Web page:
Let’s Make an Infrastructure Deal?
Republican leaders are confident after an Oval Office meeting with Joe Biden.
Democrats and Republicans have been at loggerheads over Joe Biden’s desired $2.3 trillion “infrastructure” bill. The cause of the stalemate can be boiled down to two main issues — the definition of what actually constitutes infrastructure, and the eye-popping price tag. Put another way, Republicans are on board with fixing infrastructure, but Democrats want to blow money on completely unrelated leftist giveaways.
In an effort to break the logjam, Biden invited leaders from both houses of Congress to the Oval Office on Wednesday. “We’re going to talk a lot about infrastructure today,” he said prior to the meeting, “and see if there’s any way we can reach a compromise that gets the people’s work done and is within the bounds of everyone agreeing.”
Roughly $1.7 trillion separates the two sides, so what could go wrong?
Somewhat surprisingly, Republican leaders Mitch McConnell and Kevin McCarthy struck an optimistic tone after the meeting. McConnell said, “We had a very cordial meeting for about an hour and a half and discussed an issue upon which there is a great chance we could get a bipartisan outcome. And that’s infrastructure. I did make clear to the president that we’re not willing to go back and raise taxes, that is, undo the 2017 comprehensive tax reform bill, which brought us the best economy in a long time as of February of 2020. I think they know that. That was a — seemed to me to be accepted.”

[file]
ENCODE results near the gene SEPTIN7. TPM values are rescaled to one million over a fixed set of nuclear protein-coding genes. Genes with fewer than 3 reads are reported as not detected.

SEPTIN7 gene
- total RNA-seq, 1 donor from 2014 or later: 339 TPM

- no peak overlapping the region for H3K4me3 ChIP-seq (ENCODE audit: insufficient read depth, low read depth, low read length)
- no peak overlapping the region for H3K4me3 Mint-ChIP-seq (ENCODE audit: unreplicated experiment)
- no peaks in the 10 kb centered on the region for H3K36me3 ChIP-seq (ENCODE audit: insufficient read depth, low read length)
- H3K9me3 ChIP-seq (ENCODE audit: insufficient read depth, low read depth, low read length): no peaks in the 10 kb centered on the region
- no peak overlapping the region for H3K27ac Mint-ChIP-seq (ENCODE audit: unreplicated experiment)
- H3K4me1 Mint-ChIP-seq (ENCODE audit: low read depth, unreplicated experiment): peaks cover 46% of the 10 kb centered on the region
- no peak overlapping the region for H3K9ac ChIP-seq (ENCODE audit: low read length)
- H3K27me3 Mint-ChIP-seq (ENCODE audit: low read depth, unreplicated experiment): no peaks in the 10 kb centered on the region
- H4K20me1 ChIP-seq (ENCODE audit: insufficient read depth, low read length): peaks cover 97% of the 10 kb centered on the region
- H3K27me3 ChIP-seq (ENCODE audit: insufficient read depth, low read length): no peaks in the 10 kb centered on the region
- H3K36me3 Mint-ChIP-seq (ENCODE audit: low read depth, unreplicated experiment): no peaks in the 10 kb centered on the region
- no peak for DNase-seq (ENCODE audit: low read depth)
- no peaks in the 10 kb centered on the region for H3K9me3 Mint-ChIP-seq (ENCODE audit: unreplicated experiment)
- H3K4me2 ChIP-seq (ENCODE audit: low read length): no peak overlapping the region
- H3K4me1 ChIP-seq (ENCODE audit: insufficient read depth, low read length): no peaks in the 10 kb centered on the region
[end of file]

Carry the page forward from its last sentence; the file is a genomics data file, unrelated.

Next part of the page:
Of course, half of politics is about setting and directing the narrative.
The Republican counteroffer for an infrastructure plan is itself no small potatoes, carrying a price tag of nearly $600 billion. However, it is much more in line with funding actual infrastructure projects, whereas McConnell has repeatedly criticized Democrats for their “exotic definitions” of infrastructure.
“We may have some difference about how you define infrastructure,” McConnell deadpanned. “I mean, we think traditional infrastructure — roads, bridges, ports, water lines, broadband — are things we can agree on. To the extent that they start getting off in rather exotic definitions of what amounts to infrastructure, we could have a problem.”
With the recent cyberattack on Colonial Pipeline causing gas shortages and price hikes, Republicans are in a much stronger position as Americans are suddenly focused on actual infrastructure issues. Furthermore, recent polling indicates that a majority of Americans favor a focused and less costly infrastructure bill rather than another bloated catch-all tagged as “infrastructure.”
In short, McConnell and McCarthy may have reason for optimism, and Biden and company may soon start feeling public pressure.
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